The list of governments announcing their green hydrogen roadmaps and investment plans is growing. Japan and South Korea have been vocal about their aims to build a world-leading hydrogen industry. In Europe, Germany announced plans to invest EUR 8 billion to fund large-scale green hydrogen generation projects. Examples of companies looking into green hydrogen include Airbus stating that aircraft fuelled by hydrogen cells represent the ultimate solution for the future, and E.ON which is exploring ways to ship green hydrogen from Australia to Europe. Domestically, Tüpraş – the largest hydrogen producer in Turkey – announced its ‘Strategic Transformation Plan,’ putting heavy emphasis on green hydrogen and expressing plans to invest USD 700 million on electrolysers in the next 10 years.

A global green hydrogen economy presents a great opportunity for many countries. Such an economy will favour countries with high resource efficiency and large natural capital. These countries will have the opportunity to export the excess energy produced by renewable sources in liquid or gas form as hydrogen products. Turkey is one of these countries with long coasts for offshore wind energy generation and significant annual sunshine hours to generate solar energy. According to the Turkish Solar Energy Industry Association, Turkey has twice the solar resource efficiency of Germany – a leading country in solar energy generation - on average. Further, Turkey is well placed to produce hydrogen products such as ammonia-boron and other hydrogen boron compounds, which are used for hydrogen storage, due to its unique position as the host of the world’s largest boron reserves. Therefore, developments in this area create a significant opportunity for Turkey to become a leading green hydrogen exporter.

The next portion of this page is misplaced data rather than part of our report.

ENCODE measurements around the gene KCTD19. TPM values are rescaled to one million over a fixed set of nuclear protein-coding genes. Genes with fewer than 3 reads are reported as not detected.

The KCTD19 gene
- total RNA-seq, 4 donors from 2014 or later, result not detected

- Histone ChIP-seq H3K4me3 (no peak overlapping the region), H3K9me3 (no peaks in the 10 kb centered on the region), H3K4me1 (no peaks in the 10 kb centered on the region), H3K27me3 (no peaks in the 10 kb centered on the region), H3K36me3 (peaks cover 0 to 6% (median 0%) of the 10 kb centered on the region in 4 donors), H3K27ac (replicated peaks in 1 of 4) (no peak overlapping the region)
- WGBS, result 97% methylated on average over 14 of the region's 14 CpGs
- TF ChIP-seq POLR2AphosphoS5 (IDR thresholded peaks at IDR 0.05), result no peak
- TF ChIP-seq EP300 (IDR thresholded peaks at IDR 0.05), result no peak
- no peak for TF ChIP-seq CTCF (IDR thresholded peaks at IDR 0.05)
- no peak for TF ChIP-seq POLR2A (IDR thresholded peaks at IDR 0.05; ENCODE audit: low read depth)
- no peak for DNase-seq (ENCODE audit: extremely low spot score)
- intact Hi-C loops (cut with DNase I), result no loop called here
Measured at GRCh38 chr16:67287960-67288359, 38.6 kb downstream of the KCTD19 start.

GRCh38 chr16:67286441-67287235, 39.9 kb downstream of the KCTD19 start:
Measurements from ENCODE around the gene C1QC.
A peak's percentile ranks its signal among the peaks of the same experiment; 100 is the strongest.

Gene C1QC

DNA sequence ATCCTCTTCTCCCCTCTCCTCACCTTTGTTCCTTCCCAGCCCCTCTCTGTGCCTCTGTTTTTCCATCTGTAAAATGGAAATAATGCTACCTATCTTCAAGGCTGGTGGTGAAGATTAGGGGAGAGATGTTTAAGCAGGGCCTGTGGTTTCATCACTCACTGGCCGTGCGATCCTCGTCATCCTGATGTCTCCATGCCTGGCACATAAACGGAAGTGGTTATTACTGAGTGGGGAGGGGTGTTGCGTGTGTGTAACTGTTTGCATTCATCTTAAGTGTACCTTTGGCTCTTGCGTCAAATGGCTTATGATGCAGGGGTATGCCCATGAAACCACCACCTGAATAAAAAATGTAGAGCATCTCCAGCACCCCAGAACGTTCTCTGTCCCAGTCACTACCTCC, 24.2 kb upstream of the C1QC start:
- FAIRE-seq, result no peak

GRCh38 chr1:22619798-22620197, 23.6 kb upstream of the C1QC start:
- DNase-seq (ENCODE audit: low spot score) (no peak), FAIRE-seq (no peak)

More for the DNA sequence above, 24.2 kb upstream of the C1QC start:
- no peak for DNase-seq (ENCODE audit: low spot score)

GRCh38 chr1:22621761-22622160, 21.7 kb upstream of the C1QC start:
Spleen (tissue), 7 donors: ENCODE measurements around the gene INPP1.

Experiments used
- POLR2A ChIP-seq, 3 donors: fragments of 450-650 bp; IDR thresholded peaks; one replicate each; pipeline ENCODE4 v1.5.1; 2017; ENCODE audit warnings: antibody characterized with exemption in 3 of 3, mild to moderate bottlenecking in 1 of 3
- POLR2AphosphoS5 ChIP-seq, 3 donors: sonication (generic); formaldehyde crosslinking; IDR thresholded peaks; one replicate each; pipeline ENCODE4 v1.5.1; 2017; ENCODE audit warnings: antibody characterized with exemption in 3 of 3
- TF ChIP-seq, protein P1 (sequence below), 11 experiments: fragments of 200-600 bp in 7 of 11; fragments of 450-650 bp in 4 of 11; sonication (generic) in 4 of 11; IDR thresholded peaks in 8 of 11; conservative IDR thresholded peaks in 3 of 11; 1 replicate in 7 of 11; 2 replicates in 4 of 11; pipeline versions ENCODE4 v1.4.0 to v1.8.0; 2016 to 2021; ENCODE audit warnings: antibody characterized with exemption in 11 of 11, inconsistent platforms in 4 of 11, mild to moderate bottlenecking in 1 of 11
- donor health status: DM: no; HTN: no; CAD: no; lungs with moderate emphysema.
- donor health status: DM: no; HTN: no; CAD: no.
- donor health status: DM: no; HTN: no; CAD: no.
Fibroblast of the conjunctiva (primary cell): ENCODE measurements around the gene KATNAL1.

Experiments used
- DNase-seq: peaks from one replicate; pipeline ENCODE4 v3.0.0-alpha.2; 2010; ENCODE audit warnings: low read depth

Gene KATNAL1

Legal Framework in Turkey

Lack of legislation is one of the largest hurdles Turkey’s hydrogen industry is facing. At present, the Regulation on Fire Protection of Buildings sets out the fire and explosion safety requirements regarding hydrogen and the Regulation on the Principles and Procedures for Increasing Energy Efficiency in Transportation defines and promotes hydrogen as an alternative fuel, opening the possibility of using hydrogen in transportation. However, there is yet no regulation on hydrogen production, storage, transmission, distribution, permit requirements and supervision of facilities carrying out these activities. Legal uncertainty is known to discourage private investors and make financing more costly. The establishment of a solid legal framework is necessary to attract investment. During a recent signature ceremony of a collaboration protocol between leading Turkish energy companies for Turkey’s first green hydrogen plant, Turkey’s Industry and Technology Deputy Minister stated the ministry’s support for such projects.


Interest in green hydrogen as an energy carrier is growing and will likely continue. Developments in the green hydrogen production, storage and transportation industries offer opportunities for countries, investors and businesses in a variety of sectors. Turkey is especially well-placed to benefit from the opportunities that green hydrogen brings. For Turkey to benefit from its green hydrogen potential, however, a legal framework for hydrogen should be established.



Key contacts

For more information, please contact us:


Aykut Bakırcı


+90 (212) 366 6805

[email protected]


Yeşim Bezen


+90 (212) 366 6804

[email protected]


Uğurcan Türkkan


+90 (212) 366 6824

[email protected]